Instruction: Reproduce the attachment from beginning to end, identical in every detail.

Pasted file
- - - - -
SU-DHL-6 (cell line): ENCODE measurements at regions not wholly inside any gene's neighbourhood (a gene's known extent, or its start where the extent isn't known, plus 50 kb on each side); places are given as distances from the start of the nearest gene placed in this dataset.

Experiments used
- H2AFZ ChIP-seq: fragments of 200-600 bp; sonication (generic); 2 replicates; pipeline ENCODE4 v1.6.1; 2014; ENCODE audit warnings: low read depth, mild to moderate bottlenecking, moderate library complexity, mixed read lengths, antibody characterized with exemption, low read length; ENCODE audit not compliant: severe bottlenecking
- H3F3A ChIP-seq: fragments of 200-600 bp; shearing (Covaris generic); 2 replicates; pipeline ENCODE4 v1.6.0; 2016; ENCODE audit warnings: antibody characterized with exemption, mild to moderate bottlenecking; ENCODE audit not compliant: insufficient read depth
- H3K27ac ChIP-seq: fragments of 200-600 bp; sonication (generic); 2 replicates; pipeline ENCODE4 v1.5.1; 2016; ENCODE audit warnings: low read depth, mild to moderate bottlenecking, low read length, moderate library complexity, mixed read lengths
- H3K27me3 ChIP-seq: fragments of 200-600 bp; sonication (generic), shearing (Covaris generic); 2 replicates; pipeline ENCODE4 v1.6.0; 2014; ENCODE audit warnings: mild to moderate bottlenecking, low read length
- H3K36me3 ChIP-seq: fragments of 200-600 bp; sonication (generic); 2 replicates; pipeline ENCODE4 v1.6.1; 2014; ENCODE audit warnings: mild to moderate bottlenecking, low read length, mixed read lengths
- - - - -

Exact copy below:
SU-DHL-6 (cell line): ENCODE measurements at regions not wholly inside any gene's neighbourhood (a gene's known extent, or its start where the extent isn't known, plus 50 kb on each side); places are given as distances from the start of the nearest gene placed in this dataset.

Experiments used
- H2AFZ ChIP-seq: fragments of 200-600 bp; sonication (generic); 2 replicates; pipeline ENCODE4 v1.6.1; 2014; ENCODE audit warnings: low read depth, mild to moderate bottlenecking, moderate library complexity, mixed read lengths, antibody characterized with exemption, low read length; ENCODE audit not compliant: severe bottlenecking
- H3F3A ChIP-seq: fragments of 200-600 bp; shearing (Covaris generic); 2 replicates; pipeline ENCODE4 v1.6.0; 2016; ENCODE audit warnings: antibody characterized with exemption, mild to moderate bottlenecking; ENCODE audit not compliant: insufficient read depth
- H3K27ac ChIP-seq: fragments of 200-600 bp; sonication (generic); 2 replicates; pipeline ENCODE4 v1.5.1; 2016; ENCODE audit warnings: low read depth, mild to moderate bottlenecking, low read length, moderate library complexity, mixed read lengths
- H3K27me3 ChIP-seq: fragments of 200-600 bp; sonication (generic), shearing (Covaris generic); 2 replicates; pipeline ENCODE4 v1.6.0; 2014; ENCODE audit warnings: mild to moderate bottlenecking, low read length
- H3K36me3 ChIP-seq: fragments of 200-600 bp; sonication (generic); 2 replicates; pipeline ENCODE4 v1.6.1; 2014; ENCODE audit warnings: mild to moderate bottlenecking, low read length, mixed read lengths